Work was completed in Lawrence and London in 1929, right on schedule, with Buenos Aires coming online in 1930. Technological advancements soon improved efficiency and capacity, enabling the site to handle more calls on a single radio channel and bringing the cost of a call to $30 for three minutes. Meanwhile, some of the farmers who once owned the land had made deals to lease it back, and continued to raise crops in the shadows of the towers. One could say the property was bearing fruit for everyone.

An example of the layout of a single rhomboid antenna,
illustrated on the Pole Farm's concrete map. 
Just three years after the massive towers were erected, AT&T introduced the rhombic antenna – a five acre-wide diamond-shaped array of eight poles, each 80 feet high, holding up the antenna wire. These smaller, less expensive arrays spelled the end for the giant curtain antennae, which were dismantled in 1939. Further advancements brought the twin rhombic antenna (think one diamond next to another). It’s the proliferation of those, over time, that led locals to dub the tract the Pole Farm. With farming still going on around and amid the antennae, it probably didn’t take much imagination for an onlooker to conclude that the tract’s big crop was oversized telephone poles.

By the mid 1950’s, the site was the largest facility of its type in the world, handling more than a million calls a year. The site’s remaining woodlots and orchards were cleared to erect even more antennas, totaling more than 2000 poles by the 1960s. Old farmhouses, previously converted to housing for AT&T workers, were either moved offsite or demolished to create more space.

In the end, the technological progress that had given birth to the Pole Farm was what ultimately what created its demise. The successful introduction of transatlantic telephone cables and then satellite telecommunication proved to offer more reliable, less costly service. AT&T relegated the Pole Farm to backup status in the 1960s, removing antennae as they were taken out of service. In the final years, the facility that once provided groundbreaking voice communications to world capitals was now left to serve small markets in countries most Americans couldn’t easily locate on a map.

AT&T fully decommissioned the Lawrence Overseas Telephone Radio Transmitting Station on December 31, 1975. By the end of 1977, virtually every standing structure on the Pole Farm had been demolished – everything but a single pole from the Tel Aviv rhombic. Farmer Charlie Bryan had requested that it remain standing as a lightning rod to protect his home and barn nearby.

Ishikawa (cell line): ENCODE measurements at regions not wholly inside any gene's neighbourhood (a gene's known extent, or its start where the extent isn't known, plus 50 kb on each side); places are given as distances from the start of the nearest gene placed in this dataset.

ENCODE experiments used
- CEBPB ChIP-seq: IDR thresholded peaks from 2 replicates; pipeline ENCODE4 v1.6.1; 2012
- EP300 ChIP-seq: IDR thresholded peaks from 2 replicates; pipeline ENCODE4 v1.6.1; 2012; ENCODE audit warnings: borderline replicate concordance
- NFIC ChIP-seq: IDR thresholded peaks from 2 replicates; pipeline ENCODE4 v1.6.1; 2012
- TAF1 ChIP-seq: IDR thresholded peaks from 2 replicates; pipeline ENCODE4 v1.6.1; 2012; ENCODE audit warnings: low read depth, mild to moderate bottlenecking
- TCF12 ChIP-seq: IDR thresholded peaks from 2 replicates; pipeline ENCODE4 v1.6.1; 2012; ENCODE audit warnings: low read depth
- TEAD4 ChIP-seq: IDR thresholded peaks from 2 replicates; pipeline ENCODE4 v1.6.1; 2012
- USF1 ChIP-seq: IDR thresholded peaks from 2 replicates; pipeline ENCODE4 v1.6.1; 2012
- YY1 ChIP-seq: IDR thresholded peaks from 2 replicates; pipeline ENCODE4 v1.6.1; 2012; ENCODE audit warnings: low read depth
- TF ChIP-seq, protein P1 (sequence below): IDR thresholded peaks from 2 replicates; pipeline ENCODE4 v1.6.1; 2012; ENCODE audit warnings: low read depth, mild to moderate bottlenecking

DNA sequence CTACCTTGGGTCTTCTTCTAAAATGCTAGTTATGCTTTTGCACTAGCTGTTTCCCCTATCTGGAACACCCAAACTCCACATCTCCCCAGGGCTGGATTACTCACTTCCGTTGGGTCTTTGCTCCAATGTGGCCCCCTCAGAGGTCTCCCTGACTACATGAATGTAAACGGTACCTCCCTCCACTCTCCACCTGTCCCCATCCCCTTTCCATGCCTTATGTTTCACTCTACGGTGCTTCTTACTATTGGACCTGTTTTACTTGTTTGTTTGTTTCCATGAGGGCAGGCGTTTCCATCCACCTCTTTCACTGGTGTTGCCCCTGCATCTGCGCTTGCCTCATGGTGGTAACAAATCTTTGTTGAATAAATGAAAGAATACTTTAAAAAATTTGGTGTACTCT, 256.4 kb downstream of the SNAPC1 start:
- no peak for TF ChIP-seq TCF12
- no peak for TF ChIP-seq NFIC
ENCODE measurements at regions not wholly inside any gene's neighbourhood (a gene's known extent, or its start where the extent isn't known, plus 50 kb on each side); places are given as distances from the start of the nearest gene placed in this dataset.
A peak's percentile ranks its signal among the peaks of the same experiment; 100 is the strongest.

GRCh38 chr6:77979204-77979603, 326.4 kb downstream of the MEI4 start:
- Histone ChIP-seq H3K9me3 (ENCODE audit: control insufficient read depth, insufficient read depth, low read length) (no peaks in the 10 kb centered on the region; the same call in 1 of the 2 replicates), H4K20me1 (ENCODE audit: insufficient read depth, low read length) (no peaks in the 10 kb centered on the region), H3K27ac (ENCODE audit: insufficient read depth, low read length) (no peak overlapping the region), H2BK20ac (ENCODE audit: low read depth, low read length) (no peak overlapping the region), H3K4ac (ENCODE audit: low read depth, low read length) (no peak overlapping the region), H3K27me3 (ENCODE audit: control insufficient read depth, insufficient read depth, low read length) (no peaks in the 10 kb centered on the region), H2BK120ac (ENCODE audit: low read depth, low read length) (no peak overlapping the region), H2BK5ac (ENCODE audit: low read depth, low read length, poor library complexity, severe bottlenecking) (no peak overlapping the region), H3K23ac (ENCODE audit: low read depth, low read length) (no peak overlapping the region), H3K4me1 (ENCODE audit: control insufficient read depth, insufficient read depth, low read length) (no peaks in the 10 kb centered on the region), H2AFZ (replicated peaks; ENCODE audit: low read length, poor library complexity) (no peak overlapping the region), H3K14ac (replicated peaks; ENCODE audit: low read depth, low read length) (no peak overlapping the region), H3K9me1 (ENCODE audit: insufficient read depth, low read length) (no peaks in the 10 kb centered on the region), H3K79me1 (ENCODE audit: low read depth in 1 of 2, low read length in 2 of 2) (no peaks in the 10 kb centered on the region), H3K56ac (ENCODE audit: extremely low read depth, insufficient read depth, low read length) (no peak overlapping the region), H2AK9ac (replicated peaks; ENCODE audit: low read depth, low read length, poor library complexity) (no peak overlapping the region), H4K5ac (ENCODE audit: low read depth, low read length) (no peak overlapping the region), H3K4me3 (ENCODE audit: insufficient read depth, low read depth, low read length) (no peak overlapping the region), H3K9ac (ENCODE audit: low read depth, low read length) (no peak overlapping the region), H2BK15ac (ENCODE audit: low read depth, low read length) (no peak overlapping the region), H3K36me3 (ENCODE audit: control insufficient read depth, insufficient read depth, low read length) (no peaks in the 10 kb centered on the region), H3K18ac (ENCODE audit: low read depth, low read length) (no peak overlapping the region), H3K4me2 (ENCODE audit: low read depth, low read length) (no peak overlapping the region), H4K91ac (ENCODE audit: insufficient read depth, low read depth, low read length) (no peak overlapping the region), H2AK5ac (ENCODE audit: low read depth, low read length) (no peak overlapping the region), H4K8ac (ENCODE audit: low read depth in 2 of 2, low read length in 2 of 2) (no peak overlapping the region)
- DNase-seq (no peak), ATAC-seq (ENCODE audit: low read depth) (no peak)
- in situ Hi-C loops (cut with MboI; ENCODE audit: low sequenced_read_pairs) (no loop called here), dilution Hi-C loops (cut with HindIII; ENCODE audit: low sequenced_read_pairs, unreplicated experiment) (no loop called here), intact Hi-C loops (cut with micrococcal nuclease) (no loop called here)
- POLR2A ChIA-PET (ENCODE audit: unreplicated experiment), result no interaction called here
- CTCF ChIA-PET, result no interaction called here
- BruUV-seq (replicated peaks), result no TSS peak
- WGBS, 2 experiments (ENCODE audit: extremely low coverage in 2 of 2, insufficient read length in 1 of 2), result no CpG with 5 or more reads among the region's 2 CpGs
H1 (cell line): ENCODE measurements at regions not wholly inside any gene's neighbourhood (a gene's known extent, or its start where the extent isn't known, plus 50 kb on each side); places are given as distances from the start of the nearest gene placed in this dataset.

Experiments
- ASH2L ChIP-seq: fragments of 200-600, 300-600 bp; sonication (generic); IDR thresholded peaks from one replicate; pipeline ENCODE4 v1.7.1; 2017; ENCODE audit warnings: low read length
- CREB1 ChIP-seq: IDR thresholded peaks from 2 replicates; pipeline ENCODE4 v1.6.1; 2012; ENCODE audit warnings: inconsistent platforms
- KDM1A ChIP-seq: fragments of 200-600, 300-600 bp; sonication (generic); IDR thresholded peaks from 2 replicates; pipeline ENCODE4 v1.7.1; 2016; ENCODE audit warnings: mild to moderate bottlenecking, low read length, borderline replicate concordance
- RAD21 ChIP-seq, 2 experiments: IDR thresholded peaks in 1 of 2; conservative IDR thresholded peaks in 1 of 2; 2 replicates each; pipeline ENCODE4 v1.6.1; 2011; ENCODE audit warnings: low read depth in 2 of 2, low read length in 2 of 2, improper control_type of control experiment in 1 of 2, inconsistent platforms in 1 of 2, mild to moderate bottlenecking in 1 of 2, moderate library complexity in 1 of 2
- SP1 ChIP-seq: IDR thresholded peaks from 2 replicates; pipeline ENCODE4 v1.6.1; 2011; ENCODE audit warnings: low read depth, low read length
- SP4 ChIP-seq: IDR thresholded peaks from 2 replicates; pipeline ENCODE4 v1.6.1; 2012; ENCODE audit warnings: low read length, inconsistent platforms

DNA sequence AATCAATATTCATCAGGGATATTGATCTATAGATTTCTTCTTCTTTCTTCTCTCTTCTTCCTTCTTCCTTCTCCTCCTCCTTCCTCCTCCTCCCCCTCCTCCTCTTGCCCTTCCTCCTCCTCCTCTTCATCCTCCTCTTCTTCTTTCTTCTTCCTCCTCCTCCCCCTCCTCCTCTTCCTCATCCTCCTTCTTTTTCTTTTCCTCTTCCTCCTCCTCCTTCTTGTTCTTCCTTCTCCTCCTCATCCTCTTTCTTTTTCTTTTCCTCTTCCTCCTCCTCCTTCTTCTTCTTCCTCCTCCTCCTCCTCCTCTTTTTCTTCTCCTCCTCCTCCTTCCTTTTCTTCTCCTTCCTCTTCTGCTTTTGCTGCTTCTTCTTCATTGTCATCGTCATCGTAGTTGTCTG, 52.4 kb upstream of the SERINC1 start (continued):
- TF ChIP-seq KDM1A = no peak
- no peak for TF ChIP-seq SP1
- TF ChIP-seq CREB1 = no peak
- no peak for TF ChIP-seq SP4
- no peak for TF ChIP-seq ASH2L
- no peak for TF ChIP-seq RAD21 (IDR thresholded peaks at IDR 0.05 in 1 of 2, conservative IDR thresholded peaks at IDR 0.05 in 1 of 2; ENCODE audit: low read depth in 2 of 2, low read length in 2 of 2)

Other traces of the Pole Farm’s infrastructure are largely gone, through you might find the stray cable or concrete footing among the ground foliage as you stroll along the wooded paths. The county has memorialized the two transmitter buildings with steel arches that approximate where their entrances would have been. The site of Building Two, not far from the parking lot, includes a large concrete map of the antenna configurations that once stood on the grounds. One can walk from Bogota to Berlin, to Moscow, to London, to Willemstad, to Bermuda, imagining the conversations that flowed through those radio waves.

Turns out, too, that the Pole Farm is a remarkably lovely place to visit on a summer afternoon. In the two decades since Mercer County bought the property, 435 acres of the former farmland has been converted to native grasslands. It’s great habitat for Short-eared Owls and Harriers in winter, and Grasshopper Sparrow, Bobolink and Meadowlark in summer. The Washington Crossing Audubon has pegged the fields as outstanding for butterflies if the county leaves the grasses and wildflowers unmowed for the summer.

Level gravel paths make the entire place very welcoming to anyone on foot, bicycle, stroller or wheelchair. As you walk or roll or run, consider that some of the very routes you’re taking are the service roads that linemen once used as they maintained the antennae that connected the world’s voices. Stop to look closely in the woods, and you might even see vestiges of the poles, guy lines and concrete footings that stabilized the antennae. Interpretive signage along the paths offer photos of the structures that once stood there, along with portraits of some of the people who kept the station humming. A leisurely visit will leave you marveling at what once stood there.

While I’ve covered a lot, there’s so much more to the Pole Farm, from nature to history to technology. Lawrence Township historian Dennis Waters’ very informative presentation for the Mercer County Park Commission, available on YouTube, dives a bit deeper into the technology, the people who worked at the site, and the post AT&T history. It’s definitely worth watching.